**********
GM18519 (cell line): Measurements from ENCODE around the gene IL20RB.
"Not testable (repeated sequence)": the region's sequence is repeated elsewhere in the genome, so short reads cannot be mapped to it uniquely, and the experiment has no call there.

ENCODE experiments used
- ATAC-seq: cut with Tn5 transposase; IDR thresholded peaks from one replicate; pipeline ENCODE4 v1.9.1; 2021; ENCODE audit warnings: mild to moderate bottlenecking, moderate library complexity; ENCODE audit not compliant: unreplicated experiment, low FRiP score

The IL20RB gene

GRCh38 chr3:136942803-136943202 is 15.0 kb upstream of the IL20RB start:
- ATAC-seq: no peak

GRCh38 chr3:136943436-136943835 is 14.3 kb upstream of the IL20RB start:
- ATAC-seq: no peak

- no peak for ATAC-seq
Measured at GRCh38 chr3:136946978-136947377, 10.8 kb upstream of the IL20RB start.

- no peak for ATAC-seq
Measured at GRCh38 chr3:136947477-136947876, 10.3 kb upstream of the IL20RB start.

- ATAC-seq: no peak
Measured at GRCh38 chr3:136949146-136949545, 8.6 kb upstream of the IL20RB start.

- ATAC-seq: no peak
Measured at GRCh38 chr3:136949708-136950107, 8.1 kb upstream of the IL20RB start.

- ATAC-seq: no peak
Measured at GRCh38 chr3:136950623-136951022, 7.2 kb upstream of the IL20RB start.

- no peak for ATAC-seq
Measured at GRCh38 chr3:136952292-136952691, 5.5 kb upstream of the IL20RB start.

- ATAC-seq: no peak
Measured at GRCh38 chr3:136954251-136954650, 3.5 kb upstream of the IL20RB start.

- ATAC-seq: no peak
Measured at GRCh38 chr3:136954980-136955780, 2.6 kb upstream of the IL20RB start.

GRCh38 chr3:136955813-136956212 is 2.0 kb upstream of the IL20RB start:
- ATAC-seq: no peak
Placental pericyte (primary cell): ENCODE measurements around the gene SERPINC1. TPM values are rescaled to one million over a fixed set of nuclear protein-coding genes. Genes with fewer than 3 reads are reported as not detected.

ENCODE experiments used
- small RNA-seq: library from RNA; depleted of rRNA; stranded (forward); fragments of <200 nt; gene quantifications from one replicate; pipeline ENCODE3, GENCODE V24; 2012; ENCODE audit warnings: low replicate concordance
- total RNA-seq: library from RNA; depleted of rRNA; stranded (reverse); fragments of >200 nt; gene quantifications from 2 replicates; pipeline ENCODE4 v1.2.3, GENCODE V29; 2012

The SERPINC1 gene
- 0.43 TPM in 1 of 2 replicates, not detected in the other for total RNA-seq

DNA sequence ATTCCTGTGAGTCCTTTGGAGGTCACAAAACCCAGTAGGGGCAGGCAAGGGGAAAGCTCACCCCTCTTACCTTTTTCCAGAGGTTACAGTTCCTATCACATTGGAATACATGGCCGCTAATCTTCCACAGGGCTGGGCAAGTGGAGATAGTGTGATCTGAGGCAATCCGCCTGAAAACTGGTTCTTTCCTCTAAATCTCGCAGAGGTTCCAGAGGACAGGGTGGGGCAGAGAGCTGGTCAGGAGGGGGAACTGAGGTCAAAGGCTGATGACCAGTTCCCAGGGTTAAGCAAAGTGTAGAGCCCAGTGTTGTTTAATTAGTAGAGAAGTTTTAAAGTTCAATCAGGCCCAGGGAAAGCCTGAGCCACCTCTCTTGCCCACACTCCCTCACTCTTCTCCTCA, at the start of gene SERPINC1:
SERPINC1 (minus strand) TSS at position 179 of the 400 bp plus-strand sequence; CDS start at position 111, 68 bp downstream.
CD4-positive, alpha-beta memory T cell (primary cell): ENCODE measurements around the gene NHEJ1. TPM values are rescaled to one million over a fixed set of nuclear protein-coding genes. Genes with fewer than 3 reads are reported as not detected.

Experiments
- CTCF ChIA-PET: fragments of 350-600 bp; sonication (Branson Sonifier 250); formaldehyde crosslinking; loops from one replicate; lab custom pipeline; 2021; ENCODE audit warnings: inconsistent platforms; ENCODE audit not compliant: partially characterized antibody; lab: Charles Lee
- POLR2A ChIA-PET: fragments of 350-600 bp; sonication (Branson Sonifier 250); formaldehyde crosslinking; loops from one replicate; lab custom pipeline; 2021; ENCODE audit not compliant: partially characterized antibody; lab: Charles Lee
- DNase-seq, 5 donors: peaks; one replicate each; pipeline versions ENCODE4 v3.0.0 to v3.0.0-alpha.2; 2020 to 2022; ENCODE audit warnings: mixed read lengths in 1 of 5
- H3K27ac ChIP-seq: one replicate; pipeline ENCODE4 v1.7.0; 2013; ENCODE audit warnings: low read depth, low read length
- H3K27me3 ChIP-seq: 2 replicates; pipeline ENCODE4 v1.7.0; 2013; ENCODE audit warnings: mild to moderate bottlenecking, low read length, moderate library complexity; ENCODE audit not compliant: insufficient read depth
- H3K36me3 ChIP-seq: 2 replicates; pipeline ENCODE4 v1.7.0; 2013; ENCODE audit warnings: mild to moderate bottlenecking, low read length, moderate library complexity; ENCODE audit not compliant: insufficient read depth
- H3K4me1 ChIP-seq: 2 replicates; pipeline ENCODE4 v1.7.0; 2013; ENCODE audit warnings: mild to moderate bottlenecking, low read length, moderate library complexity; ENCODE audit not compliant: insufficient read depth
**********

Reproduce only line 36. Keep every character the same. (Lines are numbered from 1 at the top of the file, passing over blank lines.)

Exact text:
CD4-positive, alpha-beta memory T cell (primary cell): ENCODE measurements around the gene NHEJ1. TPM values are rescaled to one million over a fixed set of nuclear protein-coding genes. Genes with fewer than 3 reads are reported as not detected.